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Chapter: Biochemical Pharmacology : G protein-coupled receptors

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'Allosteric' GPCR agonists and antagonists

While most drugs that act as agonists or agonists of GPCR appear to bind competitively.

'Allosteric' GPCR agonists and antagonists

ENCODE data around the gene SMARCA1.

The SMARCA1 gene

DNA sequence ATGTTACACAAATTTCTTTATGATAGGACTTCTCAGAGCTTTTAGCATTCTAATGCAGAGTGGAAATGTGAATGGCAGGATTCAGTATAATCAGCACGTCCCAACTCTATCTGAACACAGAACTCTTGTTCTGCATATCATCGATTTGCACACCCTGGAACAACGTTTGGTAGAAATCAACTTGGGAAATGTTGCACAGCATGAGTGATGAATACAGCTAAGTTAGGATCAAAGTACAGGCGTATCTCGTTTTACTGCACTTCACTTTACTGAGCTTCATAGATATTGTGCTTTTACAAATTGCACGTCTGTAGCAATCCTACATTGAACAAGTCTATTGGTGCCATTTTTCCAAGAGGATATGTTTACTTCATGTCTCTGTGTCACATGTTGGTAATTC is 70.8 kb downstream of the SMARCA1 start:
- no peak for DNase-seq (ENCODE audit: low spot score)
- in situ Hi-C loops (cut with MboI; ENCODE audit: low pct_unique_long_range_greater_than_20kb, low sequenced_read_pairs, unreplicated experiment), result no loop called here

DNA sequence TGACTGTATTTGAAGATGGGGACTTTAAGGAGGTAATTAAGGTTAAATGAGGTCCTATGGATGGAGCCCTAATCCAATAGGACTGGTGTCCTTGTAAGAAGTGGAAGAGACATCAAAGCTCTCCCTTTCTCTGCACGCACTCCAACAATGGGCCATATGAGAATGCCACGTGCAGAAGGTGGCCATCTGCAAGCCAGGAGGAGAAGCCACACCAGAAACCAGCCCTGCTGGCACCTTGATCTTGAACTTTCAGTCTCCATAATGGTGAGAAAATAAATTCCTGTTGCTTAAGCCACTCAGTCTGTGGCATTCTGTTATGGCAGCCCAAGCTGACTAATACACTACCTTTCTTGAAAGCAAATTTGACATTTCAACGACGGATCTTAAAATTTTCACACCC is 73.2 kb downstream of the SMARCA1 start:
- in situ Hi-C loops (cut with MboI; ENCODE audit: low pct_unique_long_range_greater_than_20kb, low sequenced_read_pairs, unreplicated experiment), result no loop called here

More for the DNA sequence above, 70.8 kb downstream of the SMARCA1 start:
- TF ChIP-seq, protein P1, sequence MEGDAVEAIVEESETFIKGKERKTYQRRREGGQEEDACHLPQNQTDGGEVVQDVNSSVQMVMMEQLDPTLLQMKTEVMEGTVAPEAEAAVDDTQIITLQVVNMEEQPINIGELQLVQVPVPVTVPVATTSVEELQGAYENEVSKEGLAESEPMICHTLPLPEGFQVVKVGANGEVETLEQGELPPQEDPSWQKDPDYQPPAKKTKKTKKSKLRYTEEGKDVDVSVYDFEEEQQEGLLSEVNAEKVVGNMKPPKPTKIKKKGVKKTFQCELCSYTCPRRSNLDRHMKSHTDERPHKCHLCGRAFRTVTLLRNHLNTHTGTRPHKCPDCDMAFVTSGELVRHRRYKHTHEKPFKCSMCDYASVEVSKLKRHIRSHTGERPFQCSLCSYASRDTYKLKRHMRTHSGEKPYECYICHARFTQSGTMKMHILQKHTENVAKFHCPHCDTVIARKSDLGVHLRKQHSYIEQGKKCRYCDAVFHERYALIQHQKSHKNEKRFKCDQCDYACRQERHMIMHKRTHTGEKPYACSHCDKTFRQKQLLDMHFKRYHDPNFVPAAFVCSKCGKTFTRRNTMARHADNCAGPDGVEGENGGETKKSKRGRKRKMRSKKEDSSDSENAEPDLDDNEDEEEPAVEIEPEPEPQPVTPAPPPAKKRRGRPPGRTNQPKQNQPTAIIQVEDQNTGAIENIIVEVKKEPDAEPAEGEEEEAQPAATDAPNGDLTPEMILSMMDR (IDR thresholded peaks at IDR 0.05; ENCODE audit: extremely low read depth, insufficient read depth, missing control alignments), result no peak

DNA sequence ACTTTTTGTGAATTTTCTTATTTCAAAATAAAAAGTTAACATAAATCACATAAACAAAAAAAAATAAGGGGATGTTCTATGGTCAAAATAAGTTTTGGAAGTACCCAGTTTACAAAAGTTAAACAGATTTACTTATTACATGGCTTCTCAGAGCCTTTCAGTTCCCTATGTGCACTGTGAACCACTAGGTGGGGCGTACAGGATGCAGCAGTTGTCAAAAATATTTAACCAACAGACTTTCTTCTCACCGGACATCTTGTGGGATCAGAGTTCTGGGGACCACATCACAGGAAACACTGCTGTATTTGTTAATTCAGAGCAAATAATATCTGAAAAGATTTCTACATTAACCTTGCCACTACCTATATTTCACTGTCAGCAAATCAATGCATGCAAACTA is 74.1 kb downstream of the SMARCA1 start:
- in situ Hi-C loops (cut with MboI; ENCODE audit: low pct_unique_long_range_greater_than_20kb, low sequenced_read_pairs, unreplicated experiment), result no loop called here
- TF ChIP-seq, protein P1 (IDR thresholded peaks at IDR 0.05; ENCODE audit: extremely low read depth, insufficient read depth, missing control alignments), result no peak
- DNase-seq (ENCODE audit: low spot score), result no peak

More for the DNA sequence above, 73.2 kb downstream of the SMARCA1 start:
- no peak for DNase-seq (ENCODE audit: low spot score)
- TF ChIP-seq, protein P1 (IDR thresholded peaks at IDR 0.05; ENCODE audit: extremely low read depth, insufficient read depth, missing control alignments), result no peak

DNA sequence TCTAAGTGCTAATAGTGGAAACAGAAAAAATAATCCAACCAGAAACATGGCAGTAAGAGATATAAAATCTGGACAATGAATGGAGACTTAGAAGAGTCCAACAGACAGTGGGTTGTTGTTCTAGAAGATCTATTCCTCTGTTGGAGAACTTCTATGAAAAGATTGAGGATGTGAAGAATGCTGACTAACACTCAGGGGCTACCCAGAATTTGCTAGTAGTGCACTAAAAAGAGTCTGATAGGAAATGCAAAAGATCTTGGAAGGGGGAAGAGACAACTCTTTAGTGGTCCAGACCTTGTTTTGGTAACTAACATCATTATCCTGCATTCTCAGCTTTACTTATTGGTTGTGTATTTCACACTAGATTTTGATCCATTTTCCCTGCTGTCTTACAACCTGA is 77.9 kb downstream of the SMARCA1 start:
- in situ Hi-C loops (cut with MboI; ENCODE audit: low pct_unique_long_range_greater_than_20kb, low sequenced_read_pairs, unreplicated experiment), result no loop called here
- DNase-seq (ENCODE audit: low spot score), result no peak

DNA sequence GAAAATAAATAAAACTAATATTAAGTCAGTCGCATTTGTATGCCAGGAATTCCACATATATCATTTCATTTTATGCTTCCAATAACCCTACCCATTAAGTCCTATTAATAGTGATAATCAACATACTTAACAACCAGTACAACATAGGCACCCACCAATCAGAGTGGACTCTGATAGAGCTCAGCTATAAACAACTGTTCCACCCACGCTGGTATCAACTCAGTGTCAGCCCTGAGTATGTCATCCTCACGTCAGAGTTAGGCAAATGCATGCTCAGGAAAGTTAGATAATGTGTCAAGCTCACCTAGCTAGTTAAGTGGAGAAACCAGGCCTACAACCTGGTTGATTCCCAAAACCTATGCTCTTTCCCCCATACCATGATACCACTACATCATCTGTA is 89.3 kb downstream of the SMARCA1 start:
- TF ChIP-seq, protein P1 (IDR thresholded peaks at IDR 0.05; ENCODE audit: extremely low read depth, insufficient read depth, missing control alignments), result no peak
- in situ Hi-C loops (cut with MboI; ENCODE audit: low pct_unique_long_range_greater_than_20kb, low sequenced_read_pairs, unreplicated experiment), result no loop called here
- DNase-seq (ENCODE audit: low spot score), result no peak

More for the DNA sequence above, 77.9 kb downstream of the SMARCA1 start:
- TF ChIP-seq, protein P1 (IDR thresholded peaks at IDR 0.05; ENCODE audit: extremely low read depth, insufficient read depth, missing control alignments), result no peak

While most drugs that act as agonists or agonists of GPCR appear to bind competitively, i.e. to the binding site of the physiological agonist, several compounds have been report-ed to bind to other sites, allowing them to bind simultaneously with the physiological agonist. Binding of such `al-losteric' effectors may promote or reduce activation by the physiological agonist without actually causing any effect in the absence of the latter. As an example, the interaction of two molecules with A1 adenosine receptors5 is shown in Figure 8.5. While the `allosteric' molecule in question (PD 81,723) does indeed enhance binding of the agonist (cyclohexyladenosine) at intermediate concentrations, it actually inhibits it at higher concentrations, which is not at all in keeping with the expectations for a true allosteric effector. An alternative interpretation is that the A1 adenosine receptor is oligomeric, and that cyclohexyladenosine and PD 81,723 bind to the regular binding site but on separate subunits. If binding is to separate subunits were cooperative, one would expect a pattern like the one observed here.

 


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